Aquarium Fish

Ich Fish Disease

Online Aquarium Fish Magazine | Ichthyophthirius Fish Disease

Ich

Ick or ich is one of the most common fish diseases known in the fish keeping hobby. Ick or Ich is a protozoan parasite that has a three stage life cycle. When the Ich first attach themselves to the fish they are not visible to the naked eye. They become visible after feeding on the body fluids of the fish for a few days and thereafter appear as tiny white spots on the fish. Each white spot is an individual parasite. The spots appear on the tail, fins and body of the fish. This stage of the cycle is the symptom stage and termed trophont.



During the course of a few days the parasites mature and on completion they break free from the fish's skin layer, falling to the bottom of the aquarium. The parasites can then attach themselves onto any of the items within the aquarium. At this stage the parasites start reproducing. This part of the cycle is called tomont. In twenty four hours each cyst may have up to 500 new parasites. Hundreds of free swimming parasites are let into the water once the cyst breaks open. The time in which it takes at this stage varies, high temperatures increase maturation while colder temperatures will cause a longer latency. The parasites then look for fish to attach themselves onto and it is at this time that treatment should be applied. This stage is known as the "free swimming stage" and it is termed theront.

The most common reasons for ick breaking out is a chill coming over the fish, this normally happens during transportation of the fish from the store to one's home. Stress is another main cause. Fish that are always getting stressed and darting around are usually the weakest fish and tend to catch ick easily. Bad water conditions are primary causes. Often you may find only certain fish are affected while others aren't affected at all this is because the weaker fish are more liable to be affected.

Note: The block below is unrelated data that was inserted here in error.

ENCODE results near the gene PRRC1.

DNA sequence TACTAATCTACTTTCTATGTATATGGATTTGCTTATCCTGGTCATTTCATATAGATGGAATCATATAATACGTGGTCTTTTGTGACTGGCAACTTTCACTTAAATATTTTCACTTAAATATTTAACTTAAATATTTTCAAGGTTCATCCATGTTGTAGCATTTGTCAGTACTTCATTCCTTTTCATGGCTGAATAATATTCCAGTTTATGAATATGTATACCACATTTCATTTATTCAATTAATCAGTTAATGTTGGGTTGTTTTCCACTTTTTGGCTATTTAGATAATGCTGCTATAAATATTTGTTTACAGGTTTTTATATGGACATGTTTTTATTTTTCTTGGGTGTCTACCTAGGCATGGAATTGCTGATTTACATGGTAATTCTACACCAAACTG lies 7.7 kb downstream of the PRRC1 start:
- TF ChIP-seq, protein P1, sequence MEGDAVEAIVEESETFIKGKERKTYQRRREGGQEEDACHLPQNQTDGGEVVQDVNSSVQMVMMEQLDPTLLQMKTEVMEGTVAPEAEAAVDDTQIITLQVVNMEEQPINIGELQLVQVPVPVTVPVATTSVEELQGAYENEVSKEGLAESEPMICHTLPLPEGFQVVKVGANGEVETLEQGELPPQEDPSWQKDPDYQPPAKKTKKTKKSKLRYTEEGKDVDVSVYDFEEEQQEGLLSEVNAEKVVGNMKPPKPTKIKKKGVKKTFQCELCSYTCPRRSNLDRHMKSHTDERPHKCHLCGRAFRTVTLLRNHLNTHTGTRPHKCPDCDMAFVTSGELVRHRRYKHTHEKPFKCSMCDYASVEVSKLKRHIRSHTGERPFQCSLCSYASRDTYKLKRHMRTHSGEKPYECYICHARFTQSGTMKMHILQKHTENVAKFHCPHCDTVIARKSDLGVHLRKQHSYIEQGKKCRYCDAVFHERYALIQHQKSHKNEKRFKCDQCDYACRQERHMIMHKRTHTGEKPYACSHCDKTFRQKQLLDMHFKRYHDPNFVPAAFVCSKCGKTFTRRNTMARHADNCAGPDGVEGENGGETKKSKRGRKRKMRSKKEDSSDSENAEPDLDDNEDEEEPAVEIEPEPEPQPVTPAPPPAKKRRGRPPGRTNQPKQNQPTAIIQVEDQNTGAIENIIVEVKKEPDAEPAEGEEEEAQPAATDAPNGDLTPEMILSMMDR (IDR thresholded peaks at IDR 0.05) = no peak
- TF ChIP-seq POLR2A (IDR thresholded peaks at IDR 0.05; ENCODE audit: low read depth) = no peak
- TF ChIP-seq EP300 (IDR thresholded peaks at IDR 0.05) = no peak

The fish may show signs like breathing at the water surface, loss of appetite, occasionally their eyes may appear cloudy and they might try to "scratch" themselves by swimming against an object in the aquarium, this is called "flashing". If the disease is detected in time it is generally eliminated successfully, but if the outbreak remains undetected for a while it is likely that a few losses will occur.

Once the disease is found a partial water change should be made. The most common, perhaps the best and certainly our recommendation for treatment is raising the temperature. Raise the water temperature to 82-86 °F and maintain it for 14-20 days or until there is no sign of the disease. Usually it has been known to clear in about two weeks. This treatment is especially recommended if scale-less fish like plecos , catfish, loaches etc, are present in the aquarium as most medication and salt are dangerous to them and they can be more harmed by it than the disease. Increase partial water changes during the time when the temperature is high as the warmer water has less oxygen. Gravel vacuuming too should be done more often at this time as it will clean out large numbers of cysts that have fallen to the bottom or are dying.

For those fish that cannot tolerate high water temperatures we recommend 'Ich attack' for treatment. Partial water changes should not made while the dosage is in process as it will weaken the medication effect, a 50% water change should be made prior to dosage. When the disease has cleared up completely another 50% water change should be made to help remove the medication.

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